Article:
VIEW THEM AS A SUFFERER
The Samaritan pitied the Jewish man. He saw him as a victim and not a perpetrator. He did not have thoughts of “You probably deserved it,” “You made a terrible decision coming this way,” or “You people always get yourselves in trouble.” Instead, he saw the Jewish man simply as one who needed help. He saw him as a sufferer.
As sufferers, we did not ask to suffer in the ways that we do. One person may suffer from a physical ailment, while another suffers from a mental health issue. They are sufferings one must deal with and respond to. Someone who struggles with either a physical ailment or mental health ailment can worsen things based on their response or by adopting a victim mentality. However, that does not mean their initial suffering is deserved and not worth our time and attention. They are not beyond the need for help or beyond the scope of the love of God’s people and the Word. We may not all be professional counselors able to walk professionally side-by-side, but we can offer more than a distant prayer and an occasional “hello.”
The Priest and Levite walked by the suffering Jewish man, who “belonged” to their people group. Yet while called to love their brother, they refused to. Why? We are not told. We can perhaps speculate that they had other things to do and other places to go. Or maybe they say the man’s needs as greater than their capacity or knowledge of medical treatment. Ultimately, they could not be bothered by another’s suffering, even though they could have saved his life.
Often, this same mentality is present in the church today. We don’t have enough time. We have other priorities that need to get done. We don't know enough about the suffering. Maybe we’re afraid of them becoming dependent on us and will take up more time than we can give, so we walk by and refuse to walk with the sufferer. Truth be told, these are good excuses we tell ourselves. We may be limited in our capacity for time, finances, or emotional energy to commit. Yet in the end, if we simply walk by and perhaps commit to the obligatory, “I’ll pray for you,” are we truly loving our neighbor and viewing them as a fellow sufferer, or are we viewing them as a time or energy sucker?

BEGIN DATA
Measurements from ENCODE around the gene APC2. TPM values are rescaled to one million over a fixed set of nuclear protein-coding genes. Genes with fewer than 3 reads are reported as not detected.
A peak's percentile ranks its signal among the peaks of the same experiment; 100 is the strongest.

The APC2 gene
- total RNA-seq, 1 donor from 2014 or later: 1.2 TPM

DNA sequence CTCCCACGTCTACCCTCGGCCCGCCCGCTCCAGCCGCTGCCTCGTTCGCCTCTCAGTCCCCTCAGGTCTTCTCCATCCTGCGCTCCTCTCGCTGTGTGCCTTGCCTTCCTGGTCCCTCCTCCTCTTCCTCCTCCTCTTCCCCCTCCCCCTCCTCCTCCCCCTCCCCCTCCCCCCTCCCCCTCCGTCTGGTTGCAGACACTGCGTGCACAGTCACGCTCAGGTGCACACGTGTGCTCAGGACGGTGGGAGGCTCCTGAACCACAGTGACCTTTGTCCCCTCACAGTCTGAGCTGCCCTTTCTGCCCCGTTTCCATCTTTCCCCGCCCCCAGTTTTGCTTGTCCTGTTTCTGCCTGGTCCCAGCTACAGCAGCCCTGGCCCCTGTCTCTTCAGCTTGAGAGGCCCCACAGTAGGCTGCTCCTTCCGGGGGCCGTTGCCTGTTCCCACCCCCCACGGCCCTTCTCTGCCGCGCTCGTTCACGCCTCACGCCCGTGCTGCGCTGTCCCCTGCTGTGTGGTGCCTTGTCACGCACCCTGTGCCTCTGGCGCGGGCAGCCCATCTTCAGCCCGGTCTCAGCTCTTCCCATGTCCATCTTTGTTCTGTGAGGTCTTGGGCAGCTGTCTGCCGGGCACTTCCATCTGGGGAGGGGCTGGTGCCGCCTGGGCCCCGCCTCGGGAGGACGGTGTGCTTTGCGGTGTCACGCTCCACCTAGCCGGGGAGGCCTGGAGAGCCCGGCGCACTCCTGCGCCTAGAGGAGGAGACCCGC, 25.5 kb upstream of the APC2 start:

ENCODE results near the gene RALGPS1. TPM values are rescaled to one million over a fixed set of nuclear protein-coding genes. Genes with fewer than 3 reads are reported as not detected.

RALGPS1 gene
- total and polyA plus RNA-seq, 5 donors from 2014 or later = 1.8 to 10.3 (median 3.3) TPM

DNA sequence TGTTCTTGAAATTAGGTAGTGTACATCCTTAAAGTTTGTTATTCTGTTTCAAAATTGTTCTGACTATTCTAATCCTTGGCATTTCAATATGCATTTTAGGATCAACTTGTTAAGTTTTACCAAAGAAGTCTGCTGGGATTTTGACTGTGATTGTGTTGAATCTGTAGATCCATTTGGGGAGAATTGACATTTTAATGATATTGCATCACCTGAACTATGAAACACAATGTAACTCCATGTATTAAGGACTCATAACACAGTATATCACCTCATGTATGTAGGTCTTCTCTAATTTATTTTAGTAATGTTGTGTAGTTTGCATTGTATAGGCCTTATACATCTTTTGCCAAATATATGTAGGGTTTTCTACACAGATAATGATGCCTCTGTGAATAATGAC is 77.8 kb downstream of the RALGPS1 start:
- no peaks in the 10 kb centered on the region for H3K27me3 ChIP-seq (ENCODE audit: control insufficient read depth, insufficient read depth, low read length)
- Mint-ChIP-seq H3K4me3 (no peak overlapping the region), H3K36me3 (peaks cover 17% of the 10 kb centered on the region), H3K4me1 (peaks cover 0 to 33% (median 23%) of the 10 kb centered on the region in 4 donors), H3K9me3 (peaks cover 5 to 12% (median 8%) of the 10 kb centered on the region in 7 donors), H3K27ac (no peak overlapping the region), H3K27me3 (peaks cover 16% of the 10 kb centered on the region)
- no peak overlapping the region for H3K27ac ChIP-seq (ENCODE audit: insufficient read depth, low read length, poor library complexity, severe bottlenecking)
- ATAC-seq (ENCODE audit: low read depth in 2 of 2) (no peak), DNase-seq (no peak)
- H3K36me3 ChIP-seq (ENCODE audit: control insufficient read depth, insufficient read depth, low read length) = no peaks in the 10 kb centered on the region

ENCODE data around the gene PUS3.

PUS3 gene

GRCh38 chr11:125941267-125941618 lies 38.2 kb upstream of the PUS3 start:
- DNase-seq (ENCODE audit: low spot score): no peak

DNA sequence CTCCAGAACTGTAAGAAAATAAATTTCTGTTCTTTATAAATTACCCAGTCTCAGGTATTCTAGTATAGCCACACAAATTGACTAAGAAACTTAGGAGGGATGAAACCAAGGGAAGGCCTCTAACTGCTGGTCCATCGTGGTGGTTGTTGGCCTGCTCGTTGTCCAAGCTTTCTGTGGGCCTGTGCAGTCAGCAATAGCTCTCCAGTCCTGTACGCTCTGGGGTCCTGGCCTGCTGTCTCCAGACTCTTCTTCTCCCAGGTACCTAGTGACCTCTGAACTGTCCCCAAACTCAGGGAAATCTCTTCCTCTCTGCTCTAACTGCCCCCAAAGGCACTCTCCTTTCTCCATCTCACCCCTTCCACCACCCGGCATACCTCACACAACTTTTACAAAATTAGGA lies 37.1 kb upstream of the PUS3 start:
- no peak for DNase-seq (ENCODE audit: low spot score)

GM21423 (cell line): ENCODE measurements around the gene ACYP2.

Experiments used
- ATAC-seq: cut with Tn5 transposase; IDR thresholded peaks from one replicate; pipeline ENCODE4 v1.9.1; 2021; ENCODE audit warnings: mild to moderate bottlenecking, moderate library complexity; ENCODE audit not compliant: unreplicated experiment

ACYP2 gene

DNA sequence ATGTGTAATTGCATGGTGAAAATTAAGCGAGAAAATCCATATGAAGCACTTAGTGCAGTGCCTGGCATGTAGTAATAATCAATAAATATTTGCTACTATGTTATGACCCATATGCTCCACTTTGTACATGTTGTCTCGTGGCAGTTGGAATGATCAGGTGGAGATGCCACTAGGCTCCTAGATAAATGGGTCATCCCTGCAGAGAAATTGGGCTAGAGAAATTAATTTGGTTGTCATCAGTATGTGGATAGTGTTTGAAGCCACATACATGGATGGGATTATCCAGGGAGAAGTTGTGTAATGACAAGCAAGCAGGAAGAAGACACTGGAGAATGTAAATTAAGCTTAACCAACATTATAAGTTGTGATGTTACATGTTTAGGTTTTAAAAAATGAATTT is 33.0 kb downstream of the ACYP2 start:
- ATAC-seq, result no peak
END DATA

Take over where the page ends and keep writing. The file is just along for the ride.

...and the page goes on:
STEP IN HOWEVER YOU CAN
The Samaritan neighbor stepped into the Jewish man’s circumstance to address his suffering, but he could only do what he could do. He was able to bandage the man’s wounds and bring him from a place of certain death to an inn that was safe from bad weather or harmful people. He stayed with him the night, and then he had to leave on his journey. He promised to return to ensure the man was alright and pay the innkeeper for his time and attention.
The Samaritan had committed to helping this man, but his time was limited. It is likely his finances were limited. He could only do what he could do. He was not the ultimate savior of this man, but he could help the man at the time of his need. He was not a doctor who could heal all his wounds, but he could supply bandages. He could not give this man permanent housing, but he could cover the expenses at an inn for a little while.